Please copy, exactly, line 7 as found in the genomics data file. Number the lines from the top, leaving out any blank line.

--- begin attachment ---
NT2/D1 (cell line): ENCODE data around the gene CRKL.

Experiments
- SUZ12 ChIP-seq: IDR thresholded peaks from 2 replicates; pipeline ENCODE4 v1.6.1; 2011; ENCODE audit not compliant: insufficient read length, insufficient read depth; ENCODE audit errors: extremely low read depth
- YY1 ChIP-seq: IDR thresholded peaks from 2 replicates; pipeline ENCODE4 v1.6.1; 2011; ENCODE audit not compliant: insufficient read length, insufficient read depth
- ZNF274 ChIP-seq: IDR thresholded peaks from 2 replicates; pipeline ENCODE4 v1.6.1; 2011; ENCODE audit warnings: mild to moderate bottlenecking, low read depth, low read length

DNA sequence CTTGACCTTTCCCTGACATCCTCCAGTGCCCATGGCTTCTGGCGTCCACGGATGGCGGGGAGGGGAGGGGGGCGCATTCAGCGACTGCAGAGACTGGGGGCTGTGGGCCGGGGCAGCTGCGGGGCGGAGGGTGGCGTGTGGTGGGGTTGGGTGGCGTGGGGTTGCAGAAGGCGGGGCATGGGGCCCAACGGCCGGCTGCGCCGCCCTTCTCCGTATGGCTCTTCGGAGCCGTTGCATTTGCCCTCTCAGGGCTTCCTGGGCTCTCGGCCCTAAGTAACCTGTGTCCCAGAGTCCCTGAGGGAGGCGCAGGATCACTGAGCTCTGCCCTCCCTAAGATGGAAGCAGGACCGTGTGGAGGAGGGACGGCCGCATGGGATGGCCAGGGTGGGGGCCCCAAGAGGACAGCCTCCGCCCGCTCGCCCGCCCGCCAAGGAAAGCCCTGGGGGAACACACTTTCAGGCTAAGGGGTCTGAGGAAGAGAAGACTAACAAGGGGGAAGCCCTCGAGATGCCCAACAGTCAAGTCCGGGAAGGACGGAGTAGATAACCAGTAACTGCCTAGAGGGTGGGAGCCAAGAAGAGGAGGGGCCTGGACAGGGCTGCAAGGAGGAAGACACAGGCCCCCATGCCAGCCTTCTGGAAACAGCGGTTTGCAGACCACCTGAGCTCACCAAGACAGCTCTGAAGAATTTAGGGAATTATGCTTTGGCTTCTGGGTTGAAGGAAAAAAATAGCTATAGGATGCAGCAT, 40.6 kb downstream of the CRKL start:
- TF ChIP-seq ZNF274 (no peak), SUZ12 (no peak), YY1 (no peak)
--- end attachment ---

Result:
- TF ChIP-seq ZNF274 (no peak), SUZ12 (no peak), YY1 (no peak)